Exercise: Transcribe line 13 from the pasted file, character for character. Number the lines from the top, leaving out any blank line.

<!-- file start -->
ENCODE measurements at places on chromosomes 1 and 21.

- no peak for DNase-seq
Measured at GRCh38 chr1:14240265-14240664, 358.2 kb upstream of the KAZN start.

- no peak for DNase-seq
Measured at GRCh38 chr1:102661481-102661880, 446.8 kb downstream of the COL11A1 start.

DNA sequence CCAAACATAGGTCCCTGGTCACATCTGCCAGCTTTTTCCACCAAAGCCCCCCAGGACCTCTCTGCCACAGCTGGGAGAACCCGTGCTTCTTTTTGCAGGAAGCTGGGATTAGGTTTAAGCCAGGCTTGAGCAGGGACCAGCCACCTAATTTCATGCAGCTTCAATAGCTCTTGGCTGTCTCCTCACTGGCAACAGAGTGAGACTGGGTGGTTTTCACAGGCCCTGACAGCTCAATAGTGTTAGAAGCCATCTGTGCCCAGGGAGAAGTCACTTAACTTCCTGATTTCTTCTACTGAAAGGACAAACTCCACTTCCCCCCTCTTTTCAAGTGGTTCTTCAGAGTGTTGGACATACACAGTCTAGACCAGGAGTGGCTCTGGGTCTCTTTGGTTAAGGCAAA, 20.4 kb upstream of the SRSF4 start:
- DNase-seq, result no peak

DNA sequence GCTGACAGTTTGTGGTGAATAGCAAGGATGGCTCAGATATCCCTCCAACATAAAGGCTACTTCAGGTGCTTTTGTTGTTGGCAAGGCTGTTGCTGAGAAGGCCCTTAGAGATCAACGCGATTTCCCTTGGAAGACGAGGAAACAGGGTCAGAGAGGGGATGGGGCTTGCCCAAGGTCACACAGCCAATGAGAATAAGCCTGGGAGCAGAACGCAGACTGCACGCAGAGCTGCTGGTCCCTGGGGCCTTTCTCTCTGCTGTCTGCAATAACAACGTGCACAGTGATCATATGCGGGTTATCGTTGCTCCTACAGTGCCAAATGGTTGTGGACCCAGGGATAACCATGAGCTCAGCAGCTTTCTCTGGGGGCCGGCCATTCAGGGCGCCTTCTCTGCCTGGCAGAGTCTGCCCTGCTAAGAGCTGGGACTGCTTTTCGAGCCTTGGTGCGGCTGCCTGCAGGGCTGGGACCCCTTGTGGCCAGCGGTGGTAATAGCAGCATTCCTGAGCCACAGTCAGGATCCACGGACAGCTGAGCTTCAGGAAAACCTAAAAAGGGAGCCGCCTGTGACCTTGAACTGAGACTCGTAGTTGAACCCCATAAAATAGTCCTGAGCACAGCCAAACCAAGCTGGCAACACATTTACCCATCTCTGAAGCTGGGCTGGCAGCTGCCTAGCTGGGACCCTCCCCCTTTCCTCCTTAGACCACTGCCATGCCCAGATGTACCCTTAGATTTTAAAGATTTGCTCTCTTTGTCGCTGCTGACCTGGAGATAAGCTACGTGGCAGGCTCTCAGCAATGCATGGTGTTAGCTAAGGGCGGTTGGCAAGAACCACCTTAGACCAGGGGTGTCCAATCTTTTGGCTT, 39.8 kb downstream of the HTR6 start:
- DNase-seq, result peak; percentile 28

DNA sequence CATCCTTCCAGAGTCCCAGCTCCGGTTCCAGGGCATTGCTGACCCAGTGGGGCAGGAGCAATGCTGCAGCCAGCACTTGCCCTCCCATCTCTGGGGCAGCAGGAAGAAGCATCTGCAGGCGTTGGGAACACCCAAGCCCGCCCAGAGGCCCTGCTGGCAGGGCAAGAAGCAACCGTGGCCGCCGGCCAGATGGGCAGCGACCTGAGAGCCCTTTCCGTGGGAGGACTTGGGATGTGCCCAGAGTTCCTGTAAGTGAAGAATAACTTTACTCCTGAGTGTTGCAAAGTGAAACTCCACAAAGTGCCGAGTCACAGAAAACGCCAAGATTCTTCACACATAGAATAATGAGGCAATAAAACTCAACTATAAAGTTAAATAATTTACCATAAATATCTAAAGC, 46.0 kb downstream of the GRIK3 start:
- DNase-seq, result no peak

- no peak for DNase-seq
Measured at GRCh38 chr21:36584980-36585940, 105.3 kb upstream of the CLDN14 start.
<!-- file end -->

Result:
Measured at GRCh38 chr21:36584980-36585940, 105.3 kb upstream of the CLDN14 start.